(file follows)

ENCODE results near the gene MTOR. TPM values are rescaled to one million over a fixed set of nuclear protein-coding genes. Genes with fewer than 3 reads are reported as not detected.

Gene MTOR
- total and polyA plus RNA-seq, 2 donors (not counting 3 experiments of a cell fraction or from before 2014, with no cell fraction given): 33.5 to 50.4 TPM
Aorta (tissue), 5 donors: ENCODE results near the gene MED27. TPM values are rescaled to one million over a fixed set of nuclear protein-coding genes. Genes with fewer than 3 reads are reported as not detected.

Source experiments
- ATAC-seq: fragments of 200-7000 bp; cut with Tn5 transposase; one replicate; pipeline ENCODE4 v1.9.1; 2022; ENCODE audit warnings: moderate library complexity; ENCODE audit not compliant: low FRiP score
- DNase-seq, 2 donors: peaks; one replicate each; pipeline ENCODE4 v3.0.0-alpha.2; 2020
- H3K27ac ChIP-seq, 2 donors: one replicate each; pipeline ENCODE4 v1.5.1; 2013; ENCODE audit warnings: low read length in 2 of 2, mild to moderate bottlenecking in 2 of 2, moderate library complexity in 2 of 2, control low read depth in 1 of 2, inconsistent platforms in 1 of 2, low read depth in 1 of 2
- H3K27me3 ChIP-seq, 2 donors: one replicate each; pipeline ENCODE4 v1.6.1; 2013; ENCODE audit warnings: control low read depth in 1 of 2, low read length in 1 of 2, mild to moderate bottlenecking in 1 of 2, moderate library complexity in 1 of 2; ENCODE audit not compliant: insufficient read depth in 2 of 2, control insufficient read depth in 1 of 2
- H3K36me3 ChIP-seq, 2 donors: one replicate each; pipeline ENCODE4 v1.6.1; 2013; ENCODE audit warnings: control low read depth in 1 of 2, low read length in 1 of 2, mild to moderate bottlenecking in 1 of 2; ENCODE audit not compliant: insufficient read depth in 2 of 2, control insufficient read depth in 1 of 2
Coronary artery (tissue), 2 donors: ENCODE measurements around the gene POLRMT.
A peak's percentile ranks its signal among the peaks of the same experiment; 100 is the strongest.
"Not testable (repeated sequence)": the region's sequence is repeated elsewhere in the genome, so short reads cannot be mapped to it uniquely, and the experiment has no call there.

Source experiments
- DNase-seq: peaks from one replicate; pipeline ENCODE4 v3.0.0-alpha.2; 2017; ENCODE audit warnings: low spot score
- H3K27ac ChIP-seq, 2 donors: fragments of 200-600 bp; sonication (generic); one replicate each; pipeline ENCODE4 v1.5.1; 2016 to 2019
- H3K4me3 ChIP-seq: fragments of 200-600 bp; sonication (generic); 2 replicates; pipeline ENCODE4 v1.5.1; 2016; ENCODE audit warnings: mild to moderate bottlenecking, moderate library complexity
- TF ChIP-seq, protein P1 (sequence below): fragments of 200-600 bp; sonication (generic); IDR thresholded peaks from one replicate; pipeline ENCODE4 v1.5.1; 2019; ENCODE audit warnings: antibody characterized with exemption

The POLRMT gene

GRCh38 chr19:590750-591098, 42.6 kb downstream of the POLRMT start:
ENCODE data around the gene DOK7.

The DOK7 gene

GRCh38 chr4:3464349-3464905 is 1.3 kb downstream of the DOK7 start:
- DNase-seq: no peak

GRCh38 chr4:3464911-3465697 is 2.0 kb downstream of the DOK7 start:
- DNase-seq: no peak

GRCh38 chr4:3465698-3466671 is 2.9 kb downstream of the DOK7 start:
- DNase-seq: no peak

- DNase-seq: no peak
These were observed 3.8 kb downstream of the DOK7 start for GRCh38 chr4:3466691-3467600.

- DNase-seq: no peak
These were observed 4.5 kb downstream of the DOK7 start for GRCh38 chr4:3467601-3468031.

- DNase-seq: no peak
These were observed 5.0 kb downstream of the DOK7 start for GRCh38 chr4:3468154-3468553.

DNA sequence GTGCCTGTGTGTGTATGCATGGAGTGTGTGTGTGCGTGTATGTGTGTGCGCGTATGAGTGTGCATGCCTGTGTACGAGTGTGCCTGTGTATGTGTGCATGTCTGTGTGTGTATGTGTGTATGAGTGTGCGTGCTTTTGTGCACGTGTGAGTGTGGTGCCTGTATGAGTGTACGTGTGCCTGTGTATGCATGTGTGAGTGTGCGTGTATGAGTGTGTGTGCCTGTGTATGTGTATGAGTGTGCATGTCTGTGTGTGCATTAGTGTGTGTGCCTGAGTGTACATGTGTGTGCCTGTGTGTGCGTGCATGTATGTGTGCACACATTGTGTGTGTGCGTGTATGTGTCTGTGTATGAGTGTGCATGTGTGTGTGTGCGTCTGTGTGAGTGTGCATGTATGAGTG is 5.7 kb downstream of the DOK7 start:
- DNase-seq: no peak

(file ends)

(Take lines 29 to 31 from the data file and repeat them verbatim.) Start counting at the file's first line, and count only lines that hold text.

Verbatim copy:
- DNase-seq: no peak
These were observed 3.8 kb downstream of the DOK7 start for GRCh38 chr4:3466691-3467600.

- DNase-seq: no peak